• Winther S.
      • Svensson M.
      • Jorgensen H.S.
      • et al.
      Diagnostic performance of coronary CT angiography and myocardial perfusion imaging in kidney transplantation candidates.
      Present study was approved by the relevant local and national Danish authorities.
      In all CCTA scans of sufficient quality, FFRCT was calculated. The FFRCT results were not clinically available or used in patient management. Patients were excluded if 1) the scan quality was insufficient for FFRCT analysis, 2) FFRCT analysis of a major vessel was not possible either due to a processing error, or prior revascularization by either stent or coronary artery bypass graft (Fig. 1).
      Fig. 1
      Fig. 1Study flow of patient inclusion. In total, 553 kidney transplantation candidates completed CCTA in the time period 2011–2019. The final study cohort (n ​= ​340) represents patients who completed both CCTA and FFRCT analysis with complete follow-up. ACToR refers to the cohort from the Angiographic CT of Renal Transplantation Candidate–Study; CCTA coronary computed tomography angiography; CVD Cardiovascular disease; FFRCT computed tomography derived fractional flow reserve; ICA invasive coronary angiography; KTX-CTA refers to the cohort of patients with CCTA since ACToR completion. ∗Primary excluded CCTAs had the following artifacts: motion (n ​= ​77), high image noise (n ​= ​27), field of view too large (n ​= ​24), clipping of the heart (n ​= ​8), prior coronary stent or coronary bypass surgery (n ​= ​12), poor image contrast (n ​= ​1) or unspecified (n ​= ​5). † Artifacts in returned CCTAs: motion (n ​= ​21), high image noise (n ​= ​7), misalignment (n ​= ​8), incomplete data (n ​= ​8) artifact in the right coronary artery (n ​= ​2) or prior coronary stent (n ​= ​1). ‡ The incomplete FFRCT was excluded as a major vessel could not be analyzed due to: process deviations (n ​= ​8) or prior coronary stent (n ​= ​4).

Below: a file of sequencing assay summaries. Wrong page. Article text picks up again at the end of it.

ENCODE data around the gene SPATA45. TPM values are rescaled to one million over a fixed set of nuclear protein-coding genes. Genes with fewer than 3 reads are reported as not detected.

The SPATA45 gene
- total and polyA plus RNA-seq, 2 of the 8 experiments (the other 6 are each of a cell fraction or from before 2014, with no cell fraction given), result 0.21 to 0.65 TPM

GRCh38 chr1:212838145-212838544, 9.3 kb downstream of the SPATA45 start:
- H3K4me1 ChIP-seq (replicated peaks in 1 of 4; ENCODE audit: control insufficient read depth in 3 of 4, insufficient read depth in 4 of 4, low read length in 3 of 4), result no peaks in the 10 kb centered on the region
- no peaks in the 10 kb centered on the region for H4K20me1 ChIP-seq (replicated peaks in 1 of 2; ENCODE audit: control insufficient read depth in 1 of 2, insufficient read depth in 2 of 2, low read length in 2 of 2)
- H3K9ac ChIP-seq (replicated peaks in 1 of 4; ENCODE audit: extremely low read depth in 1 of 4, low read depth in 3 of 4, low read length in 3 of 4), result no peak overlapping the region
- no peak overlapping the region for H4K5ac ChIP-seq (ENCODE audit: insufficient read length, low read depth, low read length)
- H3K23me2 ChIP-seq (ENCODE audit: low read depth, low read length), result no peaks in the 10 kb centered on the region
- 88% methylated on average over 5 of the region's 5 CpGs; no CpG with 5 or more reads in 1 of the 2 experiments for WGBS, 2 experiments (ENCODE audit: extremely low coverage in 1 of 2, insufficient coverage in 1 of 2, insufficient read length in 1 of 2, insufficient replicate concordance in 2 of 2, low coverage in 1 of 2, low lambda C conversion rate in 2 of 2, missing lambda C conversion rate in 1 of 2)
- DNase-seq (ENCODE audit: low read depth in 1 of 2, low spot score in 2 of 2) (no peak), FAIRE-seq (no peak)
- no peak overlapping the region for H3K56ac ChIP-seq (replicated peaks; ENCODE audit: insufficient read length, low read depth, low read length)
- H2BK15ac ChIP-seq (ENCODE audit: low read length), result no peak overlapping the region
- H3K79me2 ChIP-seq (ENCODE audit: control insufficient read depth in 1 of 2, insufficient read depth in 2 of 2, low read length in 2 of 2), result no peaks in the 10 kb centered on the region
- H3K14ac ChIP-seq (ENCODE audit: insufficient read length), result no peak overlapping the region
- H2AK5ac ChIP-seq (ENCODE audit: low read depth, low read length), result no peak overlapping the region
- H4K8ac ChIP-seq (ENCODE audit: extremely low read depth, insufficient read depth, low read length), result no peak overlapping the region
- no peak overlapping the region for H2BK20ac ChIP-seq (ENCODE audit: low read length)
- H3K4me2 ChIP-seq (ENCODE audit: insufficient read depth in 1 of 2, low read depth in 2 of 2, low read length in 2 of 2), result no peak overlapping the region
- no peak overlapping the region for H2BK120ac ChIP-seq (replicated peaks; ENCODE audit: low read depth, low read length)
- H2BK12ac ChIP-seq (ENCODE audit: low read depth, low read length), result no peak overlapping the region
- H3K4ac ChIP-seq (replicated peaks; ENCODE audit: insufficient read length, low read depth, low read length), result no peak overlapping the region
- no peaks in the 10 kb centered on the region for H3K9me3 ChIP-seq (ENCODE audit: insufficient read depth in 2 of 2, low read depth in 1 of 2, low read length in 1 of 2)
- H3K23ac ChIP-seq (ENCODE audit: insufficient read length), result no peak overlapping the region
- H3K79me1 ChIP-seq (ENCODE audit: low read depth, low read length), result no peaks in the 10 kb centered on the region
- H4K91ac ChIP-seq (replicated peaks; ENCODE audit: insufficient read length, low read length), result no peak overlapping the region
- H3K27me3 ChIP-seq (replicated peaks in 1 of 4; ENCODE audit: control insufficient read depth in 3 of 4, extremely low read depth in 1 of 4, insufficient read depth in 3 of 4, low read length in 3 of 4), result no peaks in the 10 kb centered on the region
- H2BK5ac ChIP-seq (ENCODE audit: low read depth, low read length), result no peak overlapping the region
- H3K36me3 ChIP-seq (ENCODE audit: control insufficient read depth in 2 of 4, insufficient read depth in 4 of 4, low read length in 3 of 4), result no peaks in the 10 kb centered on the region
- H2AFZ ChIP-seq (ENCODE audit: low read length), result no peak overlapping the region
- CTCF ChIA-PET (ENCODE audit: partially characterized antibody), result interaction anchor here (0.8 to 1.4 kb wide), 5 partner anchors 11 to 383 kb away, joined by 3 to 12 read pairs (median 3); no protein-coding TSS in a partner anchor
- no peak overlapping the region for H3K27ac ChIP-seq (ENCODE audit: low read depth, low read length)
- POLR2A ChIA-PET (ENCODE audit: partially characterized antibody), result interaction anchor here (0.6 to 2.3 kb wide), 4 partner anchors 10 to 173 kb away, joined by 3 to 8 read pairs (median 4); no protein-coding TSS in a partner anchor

2.2 Baseline characteristics and follow-up

      Information on CAD clinical risk factors as defined by the ACC/AHA was obtained from patient records: diabetes mellitus, prior cardiovascular disease, > 1 year on dialysis, left ventricular hypertrophy, age >60 years, smoking, hypertension, and dyslipidemia. Outcomes were obtained from the Western Denmark Heart Registry
      • Schmidt M.
      • Maeng M.
      • Madsen M.
      • Sorensen H.T.
      • Jensen L.O.
      • Jakobsen C.J.
      The western Denmark heart registry: its influence on cardiovascular patient care.
      and patient records including biochemistry results (see Supplementary Data for definitions of risk factors and outcomes).